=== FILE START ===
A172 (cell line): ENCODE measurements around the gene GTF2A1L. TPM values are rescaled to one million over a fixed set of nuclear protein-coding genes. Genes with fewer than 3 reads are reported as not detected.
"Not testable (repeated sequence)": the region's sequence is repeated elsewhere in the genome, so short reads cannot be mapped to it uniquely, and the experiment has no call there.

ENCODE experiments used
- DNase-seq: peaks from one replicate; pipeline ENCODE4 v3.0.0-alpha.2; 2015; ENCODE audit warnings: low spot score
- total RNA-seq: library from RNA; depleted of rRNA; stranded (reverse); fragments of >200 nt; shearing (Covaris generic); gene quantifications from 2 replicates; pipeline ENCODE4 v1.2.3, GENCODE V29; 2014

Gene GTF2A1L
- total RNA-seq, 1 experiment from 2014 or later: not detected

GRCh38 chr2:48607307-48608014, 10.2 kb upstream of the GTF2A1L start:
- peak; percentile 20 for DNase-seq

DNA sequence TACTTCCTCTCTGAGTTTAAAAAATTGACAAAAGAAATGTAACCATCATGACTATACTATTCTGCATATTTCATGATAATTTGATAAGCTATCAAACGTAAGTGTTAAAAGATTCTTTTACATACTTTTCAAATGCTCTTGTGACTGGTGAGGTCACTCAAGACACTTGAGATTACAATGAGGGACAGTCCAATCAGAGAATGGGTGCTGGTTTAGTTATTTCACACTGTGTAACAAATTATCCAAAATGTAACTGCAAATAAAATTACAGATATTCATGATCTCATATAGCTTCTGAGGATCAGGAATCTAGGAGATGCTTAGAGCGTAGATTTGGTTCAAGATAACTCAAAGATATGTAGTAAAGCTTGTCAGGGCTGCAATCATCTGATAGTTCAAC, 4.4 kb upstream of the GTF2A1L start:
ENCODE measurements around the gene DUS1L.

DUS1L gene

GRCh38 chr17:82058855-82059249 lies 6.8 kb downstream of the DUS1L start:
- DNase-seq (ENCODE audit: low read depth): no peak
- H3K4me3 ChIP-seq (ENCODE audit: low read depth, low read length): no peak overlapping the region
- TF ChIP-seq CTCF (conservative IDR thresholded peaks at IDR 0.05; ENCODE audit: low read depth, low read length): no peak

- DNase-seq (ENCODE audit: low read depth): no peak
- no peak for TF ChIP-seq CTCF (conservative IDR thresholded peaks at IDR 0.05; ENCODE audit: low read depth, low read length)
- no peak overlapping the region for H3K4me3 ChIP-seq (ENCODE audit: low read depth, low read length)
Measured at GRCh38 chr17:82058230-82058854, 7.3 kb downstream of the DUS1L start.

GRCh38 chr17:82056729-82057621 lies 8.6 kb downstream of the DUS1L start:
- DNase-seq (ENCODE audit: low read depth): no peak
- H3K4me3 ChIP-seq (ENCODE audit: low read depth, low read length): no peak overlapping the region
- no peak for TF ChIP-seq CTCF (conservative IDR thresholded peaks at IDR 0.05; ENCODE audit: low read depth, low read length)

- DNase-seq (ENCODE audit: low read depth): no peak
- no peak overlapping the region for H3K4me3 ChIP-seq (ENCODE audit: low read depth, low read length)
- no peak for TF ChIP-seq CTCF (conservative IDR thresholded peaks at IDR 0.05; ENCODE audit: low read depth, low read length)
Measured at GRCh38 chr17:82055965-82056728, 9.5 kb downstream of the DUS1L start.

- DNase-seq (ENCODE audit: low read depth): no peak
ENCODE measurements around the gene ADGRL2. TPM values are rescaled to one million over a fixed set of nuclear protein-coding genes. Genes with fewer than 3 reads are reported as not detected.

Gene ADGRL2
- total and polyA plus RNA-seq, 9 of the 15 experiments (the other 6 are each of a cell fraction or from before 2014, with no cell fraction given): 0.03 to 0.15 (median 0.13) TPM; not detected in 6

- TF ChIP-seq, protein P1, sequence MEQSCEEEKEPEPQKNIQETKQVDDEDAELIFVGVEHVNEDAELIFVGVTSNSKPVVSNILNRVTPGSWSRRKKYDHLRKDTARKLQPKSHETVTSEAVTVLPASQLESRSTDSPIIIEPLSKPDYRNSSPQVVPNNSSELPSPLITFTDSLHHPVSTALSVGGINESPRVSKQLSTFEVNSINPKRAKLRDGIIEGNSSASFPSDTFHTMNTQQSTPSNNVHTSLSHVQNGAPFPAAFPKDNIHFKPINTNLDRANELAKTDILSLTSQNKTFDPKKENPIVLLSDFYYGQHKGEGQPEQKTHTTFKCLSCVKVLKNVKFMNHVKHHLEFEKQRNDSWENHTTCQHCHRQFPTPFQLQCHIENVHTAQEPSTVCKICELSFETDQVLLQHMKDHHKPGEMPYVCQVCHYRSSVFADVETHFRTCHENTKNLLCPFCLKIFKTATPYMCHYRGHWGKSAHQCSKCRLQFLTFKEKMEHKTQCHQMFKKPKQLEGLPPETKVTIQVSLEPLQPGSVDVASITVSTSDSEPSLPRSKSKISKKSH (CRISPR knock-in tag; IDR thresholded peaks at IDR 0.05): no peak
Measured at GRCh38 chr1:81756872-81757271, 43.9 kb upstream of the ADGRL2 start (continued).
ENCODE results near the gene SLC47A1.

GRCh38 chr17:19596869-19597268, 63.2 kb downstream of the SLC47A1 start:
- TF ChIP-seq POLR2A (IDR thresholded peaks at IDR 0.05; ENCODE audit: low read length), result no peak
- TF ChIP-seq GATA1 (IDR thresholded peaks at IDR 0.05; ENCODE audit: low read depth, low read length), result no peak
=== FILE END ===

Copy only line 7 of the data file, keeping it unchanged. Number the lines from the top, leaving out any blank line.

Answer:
- total RNA-seq, 1 experiment from 2014 or later: not detected